Lorenzo Giuntini and the Great Turtle
In the second half of 1882 Alfred Percival Maudslay (1850-1931), the famous English archaeologist and explorer, was laboriously busy in preparations for his new expedition to South America, Guatemala and Honduras to study the Mayan sculpture. After reporting a series of photographs, reliefs, measurements and ‘Paper Squeezes’ from previous expeditions to Quirinuá, Copan and Yaxchilan, Maudslay realized that the best and most effective way to acquire faithful copies of Mayan monuments was to execute very detailed plaster casts. More would be accurate the copies and more would be accurate the drawings useful to scholars. From the experience obtained with the Paper Molds, Maudslay intuited that it was necessary to make Plaster Molds.
Alfred Percival Maudslay
in his room at Chichen Itza. 1889
Lorenzo Giuntini how he looks some
years before meeting Alfred Maudslay
the Great Turtle or Zoomorph P at Quiringuà
Stele at Quiringuà
The raw materials were limited and had to be used sparingly. The plaster mold that resulted consists of over 600 pieces and side panels should also remain robust to withstand transportation by mule and then by boat and at the same time as light as possible also to save material. On April 26, after nearly two months of work, the mould of the Great Turtle was completed by Giuntini. It was necessary no less than 2 tons of plaster for its execution. Giuntini had also performed the molding of a large part of two big monolithic monuments, while Gorgonio had taken the paper molds of numerous inscriptions.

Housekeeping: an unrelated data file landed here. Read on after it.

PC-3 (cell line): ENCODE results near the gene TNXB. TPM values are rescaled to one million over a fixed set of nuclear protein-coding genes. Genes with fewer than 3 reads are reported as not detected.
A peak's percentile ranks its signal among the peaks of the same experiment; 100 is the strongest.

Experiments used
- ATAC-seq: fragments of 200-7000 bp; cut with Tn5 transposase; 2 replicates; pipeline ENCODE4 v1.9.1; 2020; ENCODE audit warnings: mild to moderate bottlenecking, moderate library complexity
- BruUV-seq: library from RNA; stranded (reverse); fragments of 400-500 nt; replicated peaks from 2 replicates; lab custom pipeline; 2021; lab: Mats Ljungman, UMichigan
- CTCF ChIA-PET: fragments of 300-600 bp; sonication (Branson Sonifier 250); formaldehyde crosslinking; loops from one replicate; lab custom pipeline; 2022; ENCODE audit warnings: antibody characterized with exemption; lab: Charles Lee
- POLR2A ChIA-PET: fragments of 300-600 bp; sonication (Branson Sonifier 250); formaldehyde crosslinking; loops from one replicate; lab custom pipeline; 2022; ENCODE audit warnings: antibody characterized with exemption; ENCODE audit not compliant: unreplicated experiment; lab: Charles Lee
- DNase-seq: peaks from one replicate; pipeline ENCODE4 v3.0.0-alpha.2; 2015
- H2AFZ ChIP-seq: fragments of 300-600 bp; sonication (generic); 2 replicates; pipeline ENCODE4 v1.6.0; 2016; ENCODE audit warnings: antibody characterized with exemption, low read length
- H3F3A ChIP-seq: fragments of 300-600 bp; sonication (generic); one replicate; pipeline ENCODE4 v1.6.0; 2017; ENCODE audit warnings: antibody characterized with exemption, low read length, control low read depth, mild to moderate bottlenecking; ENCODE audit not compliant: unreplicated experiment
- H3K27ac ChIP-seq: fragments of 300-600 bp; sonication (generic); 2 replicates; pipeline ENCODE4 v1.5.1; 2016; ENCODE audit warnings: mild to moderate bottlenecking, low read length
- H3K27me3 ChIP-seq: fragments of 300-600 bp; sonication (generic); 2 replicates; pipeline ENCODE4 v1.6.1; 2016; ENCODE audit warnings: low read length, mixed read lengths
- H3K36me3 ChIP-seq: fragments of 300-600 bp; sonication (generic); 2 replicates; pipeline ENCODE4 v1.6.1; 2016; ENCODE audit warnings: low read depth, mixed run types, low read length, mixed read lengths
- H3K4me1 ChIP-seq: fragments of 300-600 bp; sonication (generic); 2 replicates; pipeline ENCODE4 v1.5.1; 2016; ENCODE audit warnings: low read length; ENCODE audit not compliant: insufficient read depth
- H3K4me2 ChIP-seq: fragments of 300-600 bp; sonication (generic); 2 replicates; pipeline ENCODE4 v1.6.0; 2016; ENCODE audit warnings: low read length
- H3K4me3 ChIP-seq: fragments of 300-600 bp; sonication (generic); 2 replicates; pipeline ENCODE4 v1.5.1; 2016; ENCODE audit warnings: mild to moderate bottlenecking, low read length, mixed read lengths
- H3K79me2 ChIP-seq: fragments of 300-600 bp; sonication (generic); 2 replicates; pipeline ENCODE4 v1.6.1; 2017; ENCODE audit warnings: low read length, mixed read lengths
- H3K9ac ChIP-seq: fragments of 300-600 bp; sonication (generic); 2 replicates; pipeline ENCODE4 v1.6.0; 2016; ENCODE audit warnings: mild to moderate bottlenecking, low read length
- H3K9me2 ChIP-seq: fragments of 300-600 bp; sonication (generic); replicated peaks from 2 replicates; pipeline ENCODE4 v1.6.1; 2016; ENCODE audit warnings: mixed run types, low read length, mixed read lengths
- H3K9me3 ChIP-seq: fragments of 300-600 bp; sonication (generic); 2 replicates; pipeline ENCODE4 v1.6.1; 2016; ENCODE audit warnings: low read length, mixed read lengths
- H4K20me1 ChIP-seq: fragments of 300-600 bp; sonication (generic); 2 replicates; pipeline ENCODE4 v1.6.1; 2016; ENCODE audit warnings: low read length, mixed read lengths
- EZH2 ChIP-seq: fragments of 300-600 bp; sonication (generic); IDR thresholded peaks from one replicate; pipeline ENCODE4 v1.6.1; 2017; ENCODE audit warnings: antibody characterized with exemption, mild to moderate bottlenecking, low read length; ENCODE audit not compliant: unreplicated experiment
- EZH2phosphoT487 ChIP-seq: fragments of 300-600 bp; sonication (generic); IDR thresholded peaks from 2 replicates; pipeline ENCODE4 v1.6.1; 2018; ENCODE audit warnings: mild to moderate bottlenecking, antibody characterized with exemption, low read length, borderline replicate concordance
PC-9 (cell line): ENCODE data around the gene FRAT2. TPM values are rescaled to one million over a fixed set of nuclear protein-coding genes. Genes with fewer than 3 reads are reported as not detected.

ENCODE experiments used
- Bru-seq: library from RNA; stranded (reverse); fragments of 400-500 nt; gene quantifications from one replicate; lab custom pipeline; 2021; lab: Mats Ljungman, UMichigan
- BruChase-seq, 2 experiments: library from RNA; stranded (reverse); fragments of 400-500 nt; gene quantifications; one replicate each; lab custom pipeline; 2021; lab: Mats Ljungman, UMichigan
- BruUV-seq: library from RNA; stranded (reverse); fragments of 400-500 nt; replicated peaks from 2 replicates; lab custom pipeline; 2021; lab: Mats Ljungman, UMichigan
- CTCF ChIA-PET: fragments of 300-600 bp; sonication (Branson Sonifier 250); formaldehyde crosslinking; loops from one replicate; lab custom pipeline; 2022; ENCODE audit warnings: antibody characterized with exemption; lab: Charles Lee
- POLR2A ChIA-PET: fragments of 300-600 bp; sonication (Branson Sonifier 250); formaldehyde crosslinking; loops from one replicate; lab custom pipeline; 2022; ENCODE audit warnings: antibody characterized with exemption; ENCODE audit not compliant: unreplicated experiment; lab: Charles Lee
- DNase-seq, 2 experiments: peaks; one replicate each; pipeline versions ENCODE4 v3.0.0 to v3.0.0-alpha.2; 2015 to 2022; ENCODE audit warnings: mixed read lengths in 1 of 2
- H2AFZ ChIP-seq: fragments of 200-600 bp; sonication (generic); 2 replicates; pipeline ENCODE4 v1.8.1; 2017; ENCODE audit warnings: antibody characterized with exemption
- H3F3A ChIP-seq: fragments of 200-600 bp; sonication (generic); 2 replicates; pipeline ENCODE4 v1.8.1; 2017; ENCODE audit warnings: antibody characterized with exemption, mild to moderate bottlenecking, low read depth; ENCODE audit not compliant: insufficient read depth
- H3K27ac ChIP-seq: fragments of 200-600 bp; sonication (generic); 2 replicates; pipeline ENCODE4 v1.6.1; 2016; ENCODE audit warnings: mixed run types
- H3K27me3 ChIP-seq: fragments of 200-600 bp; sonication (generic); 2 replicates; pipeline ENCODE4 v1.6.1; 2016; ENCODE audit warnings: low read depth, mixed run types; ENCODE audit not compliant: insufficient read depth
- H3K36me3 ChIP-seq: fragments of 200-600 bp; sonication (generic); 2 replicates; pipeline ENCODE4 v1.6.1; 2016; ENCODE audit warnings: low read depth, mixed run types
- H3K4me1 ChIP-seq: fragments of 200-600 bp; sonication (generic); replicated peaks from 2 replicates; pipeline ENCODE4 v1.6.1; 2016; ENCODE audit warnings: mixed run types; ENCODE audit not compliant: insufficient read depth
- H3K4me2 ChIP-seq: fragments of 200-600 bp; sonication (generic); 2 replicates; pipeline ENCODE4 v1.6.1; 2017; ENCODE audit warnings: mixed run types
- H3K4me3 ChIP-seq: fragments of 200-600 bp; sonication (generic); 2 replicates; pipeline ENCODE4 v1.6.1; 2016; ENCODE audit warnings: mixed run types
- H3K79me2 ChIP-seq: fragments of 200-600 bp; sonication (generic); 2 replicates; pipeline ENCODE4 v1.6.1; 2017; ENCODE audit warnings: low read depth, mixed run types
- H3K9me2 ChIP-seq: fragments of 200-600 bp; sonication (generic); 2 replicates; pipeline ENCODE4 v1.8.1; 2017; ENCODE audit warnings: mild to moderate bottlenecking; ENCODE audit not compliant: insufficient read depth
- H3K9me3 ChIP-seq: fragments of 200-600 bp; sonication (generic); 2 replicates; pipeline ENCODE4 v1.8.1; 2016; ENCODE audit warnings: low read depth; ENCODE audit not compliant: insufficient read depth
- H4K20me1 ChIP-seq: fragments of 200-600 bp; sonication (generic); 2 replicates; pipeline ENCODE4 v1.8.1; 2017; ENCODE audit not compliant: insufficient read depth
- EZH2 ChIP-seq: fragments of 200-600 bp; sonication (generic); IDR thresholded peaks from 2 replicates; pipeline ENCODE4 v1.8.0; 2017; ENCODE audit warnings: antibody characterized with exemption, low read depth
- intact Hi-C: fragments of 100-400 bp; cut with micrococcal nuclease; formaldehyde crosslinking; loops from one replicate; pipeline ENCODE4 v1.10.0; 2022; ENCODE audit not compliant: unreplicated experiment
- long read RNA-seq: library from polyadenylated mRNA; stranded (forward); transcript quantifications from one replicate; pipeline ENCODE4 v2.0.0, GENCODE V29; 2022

Imagining the working conditions in an inhospitable place, the limited resources of that era, the effort and fatigue required from a work of this undertaking, the long journey in a far away land is easy to see what would become for Giuntini the enterprise to be told for a lifetime.
The mould maker in subsequent years accomplished other two missions, one in Mesoamerica with Maudslay and later, in 1892, a new one mission to Persepolis in Iran with Herbert Weld-Blundell.
Lorenzo Giuntini moulding the Great Turtle at Quiringuà, 1883
Lorenzo Giuntini (with white hat) is trimming with knife the edges of a piece of the mold, a young roundsman waving a fan for him and other two assistant are preparing materials.
Plaster cast of ‘The Great Turtle,’ or Zoomorph P made by Giuntini
on display at the South Kensington Museum in 1894
The mould had certainly not improved by weight and a reduced size. Executing the same involved a series of major complications that made work much difficult. The animal glue was deteriorating quickly in the heat and humidity of the place. The process of work was very uncomfortable having to create and articulate a bulkhead of plaster to the base to contain the liquid glue during application.
The making of Gelatine Mould on Great Turtle, 1914
a piece of Plaster Cast just take out form the mould, 1914
On plaster were drilled holes for the expulsion of air, as the glue filled the chamber the holes were closed with clay.
Painted plaster portrait bust of Dr Alfred Percival Maudslay
by Lorenzo Giuntini (active c. 1880-c. 1908)